The Manifesto of the Sixteen From various sides, voices are raised to demand immediate peace. There has been enough bloodshed, they say, enough destruction, and it is time to finish things, one way or another. More than anyone, and for a long time, we and our journals have been against every war of aggression between peoples, and against militarism, no matter what uniform, imperial or republican, it dons. So we would be delighted to see the conditions of peace discussed—if that was possible—by the European workers, gathered in an international congress. Especially since the German people let itself be deceived in August 1914, and if they really believed that they mobilized for the defense of their territory, they have since had ... (From : Libertarian-Labyrinth, http://libertarian-labyrint....)
• "Peace ought to be imposed by bringing about the Revolution, or at least by threatening to do so. To the present time, the strength or the skill is wanting. Well! There is only one remedy: to do better in future. More than ever we must avoid compromise; deepen the chasm between capitalists and wage slaves, between rulers and ruled; preach expropriation of private property and the destruction of States as the only means of guaranteeing fraternity between the peoples and Justice and Liberty for all; and we must prepare to accomplish these things."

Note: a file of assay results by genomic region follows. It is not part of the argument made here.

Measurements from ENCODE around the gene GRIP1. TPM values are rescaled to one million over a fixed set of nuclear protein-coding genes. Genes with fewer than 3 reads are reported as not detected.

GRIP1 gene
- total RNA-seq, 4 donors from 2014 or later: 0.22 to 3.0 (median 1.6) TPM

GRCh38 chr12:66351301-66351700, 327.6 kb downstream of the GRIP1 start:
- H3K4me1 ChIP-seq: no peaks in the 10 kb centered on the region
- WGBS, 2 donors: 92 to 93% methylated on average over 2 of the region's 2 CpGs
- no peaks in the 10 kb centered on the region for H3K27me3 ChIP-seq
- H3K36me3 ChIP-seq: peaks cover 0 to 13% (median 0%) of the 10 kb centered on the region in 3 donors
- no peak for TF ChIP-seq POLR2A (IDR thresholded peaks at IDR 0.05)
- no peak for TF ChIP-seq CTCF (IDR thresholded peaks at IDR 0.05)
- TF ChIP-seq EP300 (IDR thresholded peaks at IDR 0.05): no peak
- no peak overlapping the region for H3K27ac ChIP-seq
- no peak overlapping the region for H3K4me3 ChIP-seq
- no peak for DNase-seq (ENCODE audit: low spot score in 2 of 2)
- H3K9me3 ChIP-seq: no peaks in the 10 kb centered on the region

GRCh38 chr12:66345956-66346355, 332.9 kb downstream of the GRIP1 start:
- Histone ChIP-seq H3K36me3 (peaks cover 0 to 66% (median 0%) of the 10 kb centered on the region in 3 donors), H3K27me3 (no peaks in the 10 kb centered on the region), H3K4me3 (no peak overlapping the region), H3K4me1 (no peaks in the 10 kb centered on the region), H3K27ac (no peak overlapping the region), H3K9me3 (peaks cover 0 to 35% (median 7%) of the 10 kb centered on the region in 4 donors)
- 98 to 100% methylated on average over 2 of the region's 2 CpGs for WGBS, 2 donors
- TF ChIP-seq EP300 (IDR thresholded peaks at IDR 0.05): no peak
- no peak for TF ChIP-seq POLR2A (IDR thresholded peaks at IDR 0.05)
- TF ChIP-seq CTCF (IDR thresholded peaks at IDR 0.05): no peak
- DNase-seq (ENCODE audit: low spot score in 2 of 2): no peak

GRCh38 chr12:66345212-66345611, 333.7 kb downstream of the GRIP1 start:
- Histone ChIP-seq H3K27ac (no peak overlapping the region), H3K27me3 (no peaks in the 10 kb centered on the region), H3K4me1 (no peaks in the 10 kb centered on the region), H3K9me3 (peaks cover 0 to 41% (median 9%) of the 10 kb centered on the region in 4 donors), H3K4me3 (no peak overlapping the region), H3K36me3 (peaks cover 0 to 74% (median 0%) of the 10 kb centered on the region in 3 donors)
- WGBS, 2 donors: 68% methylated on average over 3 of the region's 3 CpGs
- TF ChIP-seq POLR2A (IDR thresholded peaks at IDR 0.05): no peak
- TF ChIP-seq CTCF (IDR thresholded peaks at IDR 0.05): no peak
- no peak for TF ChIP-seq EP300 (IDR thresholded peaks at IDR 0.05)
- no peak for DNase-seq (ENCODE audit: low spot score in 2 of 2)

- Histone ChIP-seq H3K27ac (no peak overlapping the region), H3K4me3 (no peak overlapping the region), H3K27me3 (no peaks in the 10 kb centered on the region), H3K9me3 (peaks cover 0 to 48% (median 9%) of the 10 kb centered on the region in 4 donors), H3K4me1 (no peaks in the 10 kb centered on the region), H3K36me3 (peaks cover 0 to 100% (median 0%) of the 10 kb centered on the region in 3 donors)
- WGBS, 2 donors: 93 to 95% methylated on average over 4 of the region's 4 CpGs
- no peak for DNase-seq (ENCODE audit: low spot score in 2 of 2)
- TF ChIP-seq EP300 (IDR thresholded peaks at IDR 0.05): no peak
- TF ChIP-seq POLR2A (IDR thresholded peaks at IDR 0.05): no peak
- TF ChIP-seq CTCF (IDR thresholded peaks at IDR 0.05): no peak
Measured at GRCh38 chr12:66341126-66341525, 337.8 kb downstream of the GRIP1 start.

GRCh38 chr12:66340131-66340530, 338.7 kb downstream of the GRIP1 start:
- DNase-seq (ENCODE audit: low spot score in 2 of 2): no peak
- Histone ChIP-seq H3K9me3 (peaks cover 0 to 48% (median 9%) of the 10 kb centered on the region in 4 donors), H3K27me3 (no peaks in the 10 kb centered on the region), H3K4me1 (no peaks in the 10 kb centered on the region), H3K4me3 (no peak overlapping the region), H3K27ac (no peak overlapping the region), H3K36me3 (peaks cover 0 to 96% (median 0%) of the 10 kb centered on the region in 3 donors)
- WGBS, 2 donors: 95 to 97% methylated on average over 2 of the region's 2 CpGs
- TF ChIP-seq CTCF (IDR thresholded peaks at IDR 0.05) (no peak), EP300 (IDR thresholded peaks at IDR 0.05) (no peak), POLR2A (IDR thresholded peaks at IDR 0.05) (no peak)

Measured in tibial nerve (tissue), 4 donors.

• "Today, as ever, let this be our slogan: Down with Capitalists and Governments, all Capitalists and Governments! Long live the peoples, all the peoples!"
• "During the present war we have seen Republicans placing themselves at the service of kings, Socialists making common the cause with the ruling class, Laborists serving the interests of capitalists; but in reality all these people are, in varying degrees, Conservatives—believers in the mission of the State, and their hesitation can be understood when the only remedy lay in the destruction of every Governmental chain and the unloosing of the Social Revolution. But such hesitation is incomprehensible in the case of Anarchists."
The following text is Stirner's first publication, which previous collections of Stirner's writings do not contain. Review of: Theodor Rohmer: German occupation in the present. Zurich and Winterthur: Publishing house of the literary Comptoirs 1841 in: The railroad. A support leaf for the formed world (Leipzig), 4th Jg., no. 77/78 (28./30.12.1841), S.307-308, 310-312 Max Stirner: "You only have the courage to be destructive" How happy I was as a child to lie on green fields and look up into blue skies. The sweet smells of Spring would waft through the air as dreamed of my bright future. I dreamed of becoming a great man. I would throw fistfuls of gold out of my carriage and masses of poor and stunned people would worship me. I would build fa... (From : Anarchy Archives.)